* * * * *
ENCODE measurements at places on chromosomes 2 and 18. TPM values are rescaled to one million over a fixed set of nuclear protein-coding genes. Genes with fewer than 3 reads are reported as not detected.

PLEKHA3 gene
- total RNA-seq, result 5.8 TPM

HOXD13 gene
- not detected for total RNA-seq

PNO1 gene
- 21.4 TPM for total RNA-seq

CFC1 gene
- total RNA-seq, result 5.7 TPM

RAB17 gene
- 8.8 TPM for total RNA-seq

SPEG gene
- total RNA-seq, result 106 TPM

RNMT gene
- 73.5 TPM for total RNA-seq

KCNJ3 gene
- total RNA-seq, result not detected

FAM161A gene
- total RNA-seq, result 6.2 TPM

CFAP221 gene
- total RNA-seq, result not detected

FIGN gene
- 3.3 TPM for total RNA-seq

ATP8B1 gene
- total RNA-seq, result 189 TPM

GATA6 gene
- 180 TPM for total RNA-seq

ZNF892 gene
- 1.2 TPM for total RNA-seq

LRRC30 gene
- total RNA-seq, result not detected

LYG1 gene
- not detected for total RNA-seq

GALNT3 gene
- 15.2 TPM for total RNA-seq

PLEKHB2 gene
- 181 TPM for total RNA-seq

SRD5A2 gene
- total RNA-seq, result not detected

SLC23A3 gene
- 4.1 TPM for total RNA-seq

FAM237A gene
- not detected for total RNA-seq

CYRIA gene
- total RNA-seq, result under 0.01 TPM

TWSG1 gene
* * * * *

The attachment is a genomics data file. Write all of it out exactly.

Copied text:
ENCODE measurements at places on chromosomes 2 and 18. TPM values are rescaled to one million over a fixed set of nuclear protein-coding genes. Genes with fewer than 3 reads are reported as not detected.

PLEKHA3 gene
- total RNA-seq, result 5.8 TPM

HOXD13 gene
- not detected for total RNA-seq

PNO1 gene
- 21.4 TPM for total RNA-seq

CFC1 gene
- total RNA-seq, result 5.7 TPM

RAB17 gene
- 8.8 TPM for total RNA-seq

SPEG gene
- total RNA-seq, result 106 TPM

RNMT gene
- 73.5 TPM for total RNA-seq

KCNJ3 gene
- total RNA-seq, result not detected

FAM161A gene
- total RNA-seq, result 6.2 TPM

CFAP221 gene
- total RNA-seq, result not detected

FIGN gene
- 3.3 TPM for total RNA-seq

ATP8B1 gene
- total RNA-seq, result 189 TPM

GATA6 gene
- 180 TPM for total RNA-seq

ZNF892 gene
- 1.2 TPM for total RNA-seq

LRRC30 gene
- total RNA-seq, result not detected

LYG1 gene
- not detected for total RNA-seq

GALNT3 gene
- 15.2 TPM for total RNA-seq

PLEKHB2 gene
- 181 TPM for total RNA-seq

SRD5A2 gene
- total RNA-seq, result not detected

SLC23A3 gene
- 4.1 TPM for total RNA-seq

FAM237A gene
- not detected for total RNA-seq

CYRIA gene
- total RNA-seq, result under 0.01 TPM

TWSG1 gene